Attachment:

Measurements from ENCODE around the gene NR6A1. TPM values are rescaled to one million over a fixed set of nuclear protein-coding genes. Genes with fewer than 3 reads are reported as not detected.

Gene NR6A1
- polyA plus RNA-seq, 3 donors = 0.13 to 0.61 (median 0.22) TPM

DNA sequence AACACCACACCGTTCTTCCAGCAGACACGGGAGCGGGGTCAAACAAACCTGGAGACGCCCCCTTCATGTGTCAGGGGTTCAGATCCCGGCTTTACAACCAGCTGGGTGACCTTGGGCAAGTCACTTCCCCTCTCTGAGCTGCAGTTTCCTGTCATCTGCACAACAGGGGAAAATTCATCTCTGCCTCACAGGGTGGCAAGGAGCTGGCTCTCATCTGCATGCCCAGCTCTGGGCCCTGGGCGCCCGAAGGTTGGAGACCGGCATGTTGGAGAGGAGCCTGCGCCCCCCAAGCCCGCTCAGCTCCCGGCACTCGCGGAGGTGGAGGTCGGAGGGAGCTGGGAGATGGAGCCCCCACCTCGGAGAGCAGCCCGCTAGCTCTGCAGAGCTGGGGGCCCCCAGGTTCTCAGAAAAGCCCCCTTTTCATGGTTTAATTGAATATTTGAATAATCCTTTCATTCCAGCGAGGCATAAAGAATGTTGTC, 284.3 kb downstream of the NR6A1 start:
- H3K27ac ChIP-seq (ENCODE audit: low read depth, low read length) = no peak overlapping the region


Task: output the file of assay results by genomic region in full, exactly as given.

Measurements from ENCODE around the gene NR6A1. TPM values are rescaled to one million over a fixed set of nuclear protein-coding genes. Genes with fewer than 3 reads are reported as not detected.

Gene NR6A1
- polyA plus RNA-seq, 3 donors = 0.13 to 0.61 (median 0.22) TPM

DNA sequence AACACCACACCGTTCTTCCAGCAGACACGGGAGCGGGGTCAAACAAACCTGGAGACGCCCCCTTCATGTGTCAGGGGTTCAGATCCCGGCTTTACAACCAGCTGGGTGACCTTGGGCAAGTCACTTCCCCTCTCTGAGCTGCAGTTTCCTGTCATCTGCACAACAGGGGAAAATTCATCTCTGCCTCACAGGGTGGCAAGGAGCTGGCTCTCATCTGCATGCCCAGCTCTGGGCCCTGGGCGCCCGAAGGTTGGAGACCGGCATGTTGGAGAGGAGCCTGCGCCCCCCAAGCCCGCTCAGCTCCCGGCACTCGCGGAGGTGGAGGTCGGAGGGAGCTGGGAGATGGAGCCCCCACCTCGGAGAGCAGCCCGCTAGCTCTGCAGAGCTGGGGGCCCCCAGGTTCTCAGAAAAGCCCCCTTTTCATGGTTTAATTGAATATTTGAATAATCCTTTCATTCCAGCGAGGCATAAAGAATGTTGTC, 284.3 kb downstream of the NR6A1 start:
- H3K27ac ChIP-seq (ENCODE audit: low read depth, low read length) = no peak overlapping the region